A much admired quality, initiative, can in a leader improve
the lives of his people. The key of course is well considered and
clearly thought-out initiatives.
In his long political career Narendra Modi, the current prime minister of India has introduced some startling initiatives, although often with mixed results.
clean India campaign aimed at ending open defecation, common in rural
areas and estimated to be practiced by 620 million or by half of India's
population, was lauded even by opposition parties .
NGOs welcomed it and the Gates Foundation presented Mr. Modi an award.
By 2019, 110 million toilets had been built and there was hope that
diseases like diarrhea, sometimes fatal for children, would be
Rural India does not have sewage systems to remove and treat human waste. So the toilets installed were open pit latrines requiring periodic emptying, a manual process performed by the lowest caste Indians, when available, for a fee. In the meantime, a pervasive smell permeated the house compound.
toilets were built in a village, the Modi government considered it free
of open defecation. This was not factually true because installation
is not the same as actual use. No systems were in place for proper
maintenance, say NGOs like RICE the Research Institute for Compassionate
Economics. According to them, a survey in late 2018 revealed that some 44 percent of Indians
in an area surveyed still defecated in the open, although down from 70
percent. If one googles the question now, a figure around 620 million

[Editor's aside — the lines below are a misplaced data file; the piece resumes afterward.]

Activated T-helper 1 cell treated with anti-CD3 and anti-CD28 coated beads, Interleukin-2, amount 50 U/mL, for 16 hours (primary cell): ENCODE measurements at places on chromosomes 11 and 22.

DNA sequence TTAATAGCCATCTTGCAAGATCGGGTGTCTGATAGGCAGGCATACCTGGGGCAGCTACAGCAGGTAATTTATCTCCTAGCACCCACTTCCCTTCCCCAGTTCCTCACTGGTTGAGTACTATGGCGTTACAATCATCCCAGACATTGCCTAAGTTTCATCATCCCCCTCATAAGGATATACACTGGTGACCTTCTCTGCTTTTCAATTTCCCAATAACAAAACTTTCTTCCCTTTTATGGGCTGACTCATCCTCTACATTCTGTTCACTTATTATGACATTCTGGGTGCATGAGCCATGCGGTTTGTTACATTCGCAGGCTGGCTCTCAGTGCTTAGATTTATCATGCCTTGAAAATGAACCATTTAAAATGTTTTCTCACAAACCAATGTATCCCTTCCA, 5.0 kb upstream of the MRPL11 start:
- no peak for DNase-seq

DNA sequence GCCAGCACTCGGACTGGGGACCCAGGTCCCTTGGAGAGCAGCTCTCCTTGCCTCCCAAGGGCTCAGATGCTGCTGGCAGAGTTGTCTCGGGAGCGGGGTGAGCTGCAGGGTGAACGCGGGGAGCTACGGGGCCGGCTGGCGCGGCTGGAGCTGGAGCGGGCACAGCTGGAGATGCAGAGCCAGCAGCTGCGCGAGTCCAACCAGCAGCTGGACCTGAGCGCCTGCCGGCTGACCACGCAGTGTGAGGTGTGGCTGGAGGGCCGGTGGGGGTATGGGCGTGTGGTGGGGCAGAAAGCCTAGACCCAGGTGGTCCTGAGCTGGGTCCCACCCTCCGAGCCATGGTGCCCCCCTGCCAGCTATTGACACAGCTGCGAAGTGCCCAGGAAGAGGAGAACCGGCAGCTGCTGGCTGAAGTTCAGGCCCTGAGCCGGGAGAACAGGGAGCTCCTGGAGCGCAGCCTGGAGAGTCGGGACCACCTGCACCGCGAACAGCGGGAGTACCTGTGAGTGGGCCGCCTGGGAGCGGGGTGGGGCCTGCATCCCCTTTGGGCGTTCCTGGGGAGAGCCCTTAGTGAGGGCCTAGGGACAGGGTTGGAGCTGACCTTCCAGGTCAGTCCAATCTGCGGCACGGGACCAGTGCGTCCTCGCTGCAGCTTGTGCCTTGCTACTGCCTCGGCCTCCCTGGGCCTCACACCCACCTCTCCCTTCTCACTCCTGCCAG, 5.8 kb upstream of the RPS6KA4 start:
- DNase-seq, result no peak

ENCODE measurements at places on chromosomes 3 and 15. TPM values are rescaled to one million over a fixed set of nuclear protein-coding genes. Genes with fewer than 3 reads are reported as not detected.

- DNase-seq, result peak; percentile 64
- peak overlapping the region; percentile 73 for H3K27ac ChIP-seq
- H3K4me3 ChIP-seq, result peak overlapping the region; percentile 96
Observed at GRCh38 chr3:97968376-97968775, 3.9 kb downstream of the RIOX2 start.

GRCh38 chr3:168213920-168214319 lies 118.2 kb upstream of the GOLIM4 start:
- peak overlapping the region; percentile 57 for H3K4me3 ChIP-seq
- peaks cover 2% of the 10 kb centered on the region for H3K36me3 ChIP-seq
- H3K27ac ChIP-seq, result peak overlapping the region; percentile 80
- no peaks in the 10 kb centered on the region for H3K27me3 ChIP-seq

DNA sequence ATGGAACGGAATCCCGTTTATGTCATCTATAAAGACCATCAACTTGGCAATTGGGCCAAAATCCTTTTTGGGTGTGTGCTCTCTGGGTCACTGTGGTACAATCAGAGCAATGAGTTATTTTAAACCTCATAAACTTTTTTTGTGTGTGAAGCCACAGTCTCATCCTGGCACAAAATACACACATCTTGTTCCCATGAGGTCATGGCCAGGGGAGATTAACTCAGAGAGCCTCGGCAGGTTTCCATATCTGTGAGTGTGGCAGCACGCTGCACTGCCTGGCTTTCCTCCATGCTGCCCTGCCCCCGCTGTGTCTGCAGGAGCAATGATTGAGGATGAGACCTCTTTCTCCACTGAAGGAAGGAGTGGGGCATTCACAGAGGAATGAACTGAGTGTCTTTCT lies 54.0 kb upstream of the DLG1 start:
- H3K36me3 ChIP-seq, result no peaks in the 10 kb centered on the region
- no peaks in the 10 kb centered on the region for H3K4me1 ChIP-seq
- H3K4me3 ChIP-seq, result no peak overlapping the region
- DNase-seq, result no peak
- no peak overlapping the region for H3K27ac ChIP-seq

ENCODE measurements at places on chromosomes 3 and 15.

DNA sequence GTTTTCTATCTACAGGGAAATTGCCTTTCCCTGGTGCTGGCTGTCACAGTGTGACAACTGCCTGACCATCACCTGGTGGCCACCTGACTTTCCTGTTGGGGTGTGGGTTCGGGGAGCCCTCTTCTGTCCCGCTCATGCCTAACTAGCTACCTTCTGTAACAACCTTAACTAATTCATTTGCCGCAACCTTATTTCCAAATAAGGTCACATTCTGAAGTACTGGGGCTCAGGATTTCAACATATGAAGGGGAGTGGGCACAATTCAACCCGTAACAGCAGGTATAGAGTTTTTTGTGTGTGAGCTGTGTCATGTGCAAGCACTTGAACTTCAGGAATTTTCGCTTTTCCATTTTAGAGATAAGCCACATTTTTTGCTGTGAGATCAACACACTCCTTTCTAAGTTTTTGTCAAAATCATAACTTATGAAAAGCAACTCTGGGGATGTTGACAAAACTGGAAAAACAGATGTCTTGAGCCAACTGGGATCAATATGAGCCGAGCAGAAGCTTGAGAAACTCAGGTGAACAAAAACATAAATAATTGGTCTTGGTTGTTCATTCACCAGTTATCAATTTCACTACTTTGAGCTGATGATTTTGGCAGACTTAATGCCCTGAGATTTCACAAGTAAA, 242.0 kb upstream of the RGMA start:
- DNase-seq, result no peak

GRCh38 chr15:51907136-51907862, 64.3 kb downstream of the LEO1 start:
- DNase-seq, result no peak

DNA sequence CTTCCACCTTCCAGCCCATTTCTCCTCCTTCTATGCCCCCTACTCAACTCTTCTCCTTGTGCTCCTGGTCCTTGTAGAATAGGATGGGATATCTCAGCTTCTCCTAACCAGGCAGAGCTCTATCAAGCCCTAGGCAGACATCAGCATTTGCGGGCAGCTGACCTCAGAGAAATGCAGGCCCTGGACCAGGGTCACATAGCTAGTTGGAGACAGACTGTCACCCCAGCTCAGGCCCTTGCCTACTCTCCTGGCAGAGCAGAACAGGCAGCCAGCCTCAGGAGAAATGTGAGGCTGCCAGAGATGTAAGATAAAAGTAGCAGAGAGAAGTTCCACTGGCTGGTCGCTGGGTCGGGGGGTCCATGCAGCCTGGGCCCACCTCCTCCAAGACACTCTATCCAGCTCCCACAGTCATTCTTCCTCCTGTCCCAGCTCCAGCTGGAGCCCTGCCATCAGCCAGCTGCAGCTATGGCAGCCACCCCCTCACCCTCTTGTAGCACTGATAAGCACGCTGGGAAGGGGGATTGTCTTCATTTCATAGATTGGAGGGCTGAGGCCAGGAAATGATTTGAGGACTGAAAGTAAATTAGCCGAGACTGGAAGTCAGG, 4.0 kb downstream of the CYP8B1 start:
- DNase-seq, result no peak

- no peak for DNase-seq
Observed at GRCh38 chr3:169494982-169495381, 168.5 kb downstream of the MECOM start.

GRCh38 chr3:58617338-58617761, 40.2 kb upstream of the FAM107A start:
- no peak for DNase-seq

pops up. That is 44 percent of India's population of 1.4 billion, and not too different from the estimate in 2014. To be fair the total population has increased since 2014.
Modi initiative commenced just before he left on a state visit to Japan
in 2016. He delivered a speech (Nov. 8, 2016) announcing the abrupt
withdrawal of 500 and 1000 rupee notes to be replaced by newly designed
500 and 2000 rupee denominations. This would attack corruption and
ferret out illegal cash holdings, he claimed. The move removed 86% of
cash in the economy almost overnight and naturally caused a liquidity
By the time Mr. Modi returned from Japan, the country was in chaos. In a mostly cash economy, people lined up at banks to withdraw cash and presumably deposit any of the old notes in their possession. Economic activity was disrupted, shops shuttered for lack of customers, weddings were canceled, and Indians were angry.
On Mr. Modi's return from Japan, there was no mention of corruption -- given the lines of ordinary middle class people at banks -- instead it was now called a move to modernize India and turn it into a cashless economy. How in a poor country with high illiteracy remains a mystery. Economists now estimate the cost to the economy of Mr. Modi's banknote initiative at roughly $15 billion or 1.5 percent of GDP.
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